The Equalizer **½ Directed by Antoine Fuqua. Denzel Washington, Chloë Grace Moretz, Melissa Leo, Bill Pulman. A former intelligence operative comes out of retirement to help a young prostitute, only to end up in the Russian Mafia’s crosshairs. Bring on the sequel please, because, as fine as Denzel is, director Fuqua’s film is not so good — a self-consciously stylized, stop-and-start hodgepodge of Death Wish street vengeance, Bond-style Russian villainy, and moodily shot Boston locales.

Tusk ** Directed by Kevin Smith. Michael Parks, Justin Long, Haley Joel Osment, Genesis Rodriguez. When podcaster Wallace Bryton goes missing in the backwoods of Manitoba while interviewing a mysterious seafarer named Howard Howe, his best friend Teddy and girlfriend Allison team with an ex-cop to look for him. This is not a particularly good movie, but the vivid anxiety dream at its heart makes it one of the most personal films this writer-director has ever made.

Elsa & Fred ** Directed by Michael Radford. After losing his wife, Fred (Christopher Plummer) feels disturbed, confused and alone, so his daughter (Marcia Gay Harden) helps move him into a small apartment where he meets Elsa (Shirley Maclaine). The corny love story is all the more disappointing given the pedigree of the octogenarian actors.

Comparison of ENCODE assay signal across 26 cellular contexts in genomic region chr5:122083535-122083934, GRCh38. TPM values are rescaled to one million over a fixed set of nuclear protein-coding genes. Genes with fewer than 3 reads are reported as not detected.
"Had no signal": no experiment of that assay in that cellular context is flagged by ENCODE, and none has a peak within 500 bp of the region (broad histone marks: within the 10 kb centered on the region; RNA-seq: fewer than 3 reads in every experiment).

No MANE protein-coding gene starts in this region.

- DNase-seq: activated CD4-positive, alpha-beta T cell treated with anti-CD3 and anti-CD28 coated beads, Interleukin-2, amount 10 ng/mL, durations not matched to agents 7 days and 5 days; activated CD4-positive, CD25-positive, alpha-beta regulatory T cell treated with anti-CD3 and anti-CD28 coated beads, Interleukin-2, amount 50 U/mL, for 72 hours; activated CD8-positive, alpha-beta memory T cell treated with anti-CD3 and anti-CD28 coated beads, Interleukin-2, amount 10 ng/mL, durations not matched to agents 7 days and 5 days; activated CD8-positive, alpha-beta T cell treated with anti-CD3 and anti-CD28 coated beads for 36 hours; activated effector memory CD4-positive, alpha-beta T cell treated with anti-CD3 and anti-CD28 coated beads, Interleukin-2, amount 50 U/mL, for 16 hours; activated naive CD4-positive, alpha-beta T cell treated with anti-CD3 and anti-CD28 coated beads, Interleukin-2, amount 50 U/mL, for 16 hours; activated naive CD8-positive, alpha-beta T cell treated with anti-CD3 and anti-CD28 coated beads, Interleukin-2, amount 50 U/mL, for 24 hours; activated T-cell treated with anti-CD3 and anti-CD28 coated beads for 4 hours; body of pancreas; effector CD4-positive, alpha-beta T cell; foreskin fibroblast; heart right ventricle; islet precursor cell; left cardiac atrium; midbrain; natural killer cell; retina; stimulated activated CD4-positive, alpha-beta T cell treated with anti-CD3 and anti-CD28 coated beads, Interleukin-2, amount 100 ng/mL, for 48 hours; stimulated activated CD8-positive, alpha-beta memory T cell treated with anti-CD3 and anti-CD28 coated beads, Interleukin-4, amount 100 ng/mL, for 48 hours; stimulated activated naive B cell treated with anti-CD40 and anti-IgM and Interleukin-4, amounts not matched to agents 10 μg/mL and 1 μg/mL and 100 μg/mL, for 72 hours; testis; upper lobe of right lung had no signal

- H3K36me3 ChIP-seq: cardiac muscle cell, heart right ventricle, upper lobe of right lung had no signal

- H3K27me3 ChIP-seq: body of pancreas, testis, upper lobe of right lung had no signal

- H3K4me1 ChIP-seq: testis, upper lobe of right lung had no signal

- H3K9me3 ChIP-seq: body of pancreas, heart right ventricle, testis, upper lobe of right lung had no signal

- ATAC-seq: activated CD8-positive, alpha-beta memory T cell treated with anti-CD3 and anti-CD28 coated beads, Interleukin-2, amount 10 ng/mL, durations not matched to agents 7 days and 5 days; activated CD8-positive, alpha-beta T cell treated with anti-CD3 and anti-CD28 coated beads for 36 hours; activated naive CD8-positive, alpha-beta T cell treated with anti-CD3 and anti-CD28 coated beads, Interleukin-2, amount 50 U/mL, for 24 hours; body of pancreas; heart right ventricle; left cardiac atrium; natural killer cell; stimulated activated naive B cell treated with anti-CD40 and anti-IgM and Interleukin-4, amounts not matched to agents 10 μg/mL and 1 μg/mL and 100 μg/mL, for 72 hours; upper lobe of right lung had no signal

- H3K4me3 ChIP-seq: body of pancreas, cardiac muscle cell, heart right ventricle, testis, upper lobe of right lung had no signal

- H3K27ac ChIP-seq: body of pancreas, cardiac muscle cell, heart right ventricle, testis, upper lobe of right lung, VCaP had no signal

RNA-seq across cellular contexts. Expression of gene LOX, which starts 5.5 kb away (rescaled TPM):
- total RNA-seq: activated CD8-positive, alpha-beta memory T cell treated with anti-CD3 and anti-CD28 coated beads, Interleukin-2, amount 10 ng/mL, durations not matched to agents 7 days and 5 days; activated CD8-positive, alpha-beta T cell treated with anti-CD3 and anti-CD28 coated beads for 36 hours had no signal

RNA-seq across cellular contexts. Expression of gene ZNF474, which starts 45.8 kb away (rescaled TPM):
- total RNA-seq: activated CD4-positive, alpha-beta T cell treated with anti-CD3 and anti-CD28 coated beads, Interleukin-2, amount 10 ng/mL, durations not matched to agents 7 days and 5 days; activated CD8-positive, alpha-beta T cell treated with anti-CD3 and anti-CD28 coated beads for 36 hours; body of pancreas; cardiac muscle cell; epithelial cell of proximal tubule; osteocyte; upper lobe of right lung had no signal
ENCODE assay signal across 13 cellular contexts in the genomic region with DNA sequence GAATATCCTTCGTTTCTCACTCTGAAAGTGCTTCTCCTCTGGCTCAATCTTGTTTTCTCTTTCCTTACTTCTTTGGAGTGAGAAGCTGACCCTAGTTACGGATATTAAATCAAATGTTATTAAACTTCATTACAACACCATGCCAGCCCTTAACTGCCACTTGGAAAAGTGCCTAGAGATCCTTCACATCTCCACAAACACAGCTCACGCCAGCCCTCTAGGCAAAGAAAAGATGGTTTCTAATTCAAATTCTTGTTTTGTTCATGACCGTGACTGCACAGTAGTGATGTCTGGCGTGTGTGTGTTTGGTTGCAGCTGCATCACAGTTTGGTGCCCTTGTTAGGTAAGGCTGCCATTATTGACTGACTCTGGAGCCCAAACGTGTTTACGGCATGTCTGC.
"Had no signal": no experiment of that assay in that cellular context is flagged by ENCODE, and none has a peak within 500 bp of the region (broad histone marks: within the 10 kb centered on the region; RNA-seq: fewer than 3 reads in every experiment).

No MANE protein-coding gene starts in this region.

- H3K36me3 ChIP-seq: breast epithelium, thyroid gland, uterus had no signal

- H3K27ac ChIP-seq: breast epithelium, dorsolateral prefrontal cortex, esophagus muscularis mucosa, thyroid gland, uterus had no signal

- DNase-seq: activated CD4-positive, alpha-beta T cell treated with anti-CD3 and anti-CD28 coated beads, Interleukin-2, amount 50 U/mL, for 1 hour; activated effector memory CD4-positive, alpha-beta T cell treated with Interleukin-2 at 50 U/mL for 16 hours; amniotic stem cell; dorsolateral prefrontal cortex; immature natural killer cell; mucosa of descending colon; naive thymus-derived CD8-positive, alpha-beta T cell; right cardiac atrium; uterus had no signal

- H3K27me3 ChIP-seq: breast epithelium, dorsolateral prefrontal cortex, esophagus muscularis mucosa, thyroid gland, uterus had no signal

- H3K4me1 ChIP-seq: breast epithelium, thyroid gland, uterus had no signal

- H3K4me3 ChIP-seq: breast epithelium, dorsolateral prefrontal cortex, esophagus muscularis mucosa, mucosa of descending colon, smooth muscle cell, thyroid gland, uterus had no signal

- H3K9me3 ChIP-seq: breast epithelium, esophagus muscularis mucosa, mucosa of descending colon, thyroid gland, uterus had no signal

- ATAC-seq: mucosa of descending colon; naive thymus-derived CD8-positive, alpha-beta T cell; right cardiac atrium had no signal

Stephen King’s A Good Marriage Directed by Peter Askin. Joan Allen, Anthony LaPaglia. With a serial killer on the loose and a disheveled stranger stalking her, a devoted wife has further cause for alarm after she unwittingly uncovers an ominous secret about her husband that threatens their happy marriage. Comes off as curiously flat for a movie about a woman who sleeps next to a murderer every night.

Last Weekend Directed by Tom Dolby, Tom Williams. Patricia Clarkson. When an affluent matriarch gathers her dysfunctional family for a holiday at their Northern California lake house, her carefully constructed weekend begins to come apart at the seams. The characters flutter about, argue and flirt, but they are simply too bland and vacuous to make much of an impression. It doesn’t help that half of them serve no purpose other than to fill the camera frame.

Reach Me ½* Directed by John Herzfeld. Danny Aiello, Tom Berenger, Lauren Cohan, Kevin Connolly, Terry Crews, Cary Elwes, Kelsey Grammer, Omari Hardwick, Elizabeth Henstridge, Thomas Jane, Ryan Kwanten, Nelly, David O’Hara, Kyra Sedgwick, Tom Sizemore, Sylvester Stallone, Danny Trejo. A motivational book written by a mysterious man quickly gains popularity, inspiring a group of people that includes a journalist, his editor, a former inmate, a hip-hop mogul, an actor and an undercover cop to re-evaluate their choices and decisions by confronting their fears in hopes of creating more positive lives. A misbegotten venture that constantly ups its own ante on histrionic overacting, ludicrous plot twists and insipid empowerment mantras.

Wednesday, December 24, 2014

Oh, mama, is this really the end?

A few observations before I plunge head first into the holidays.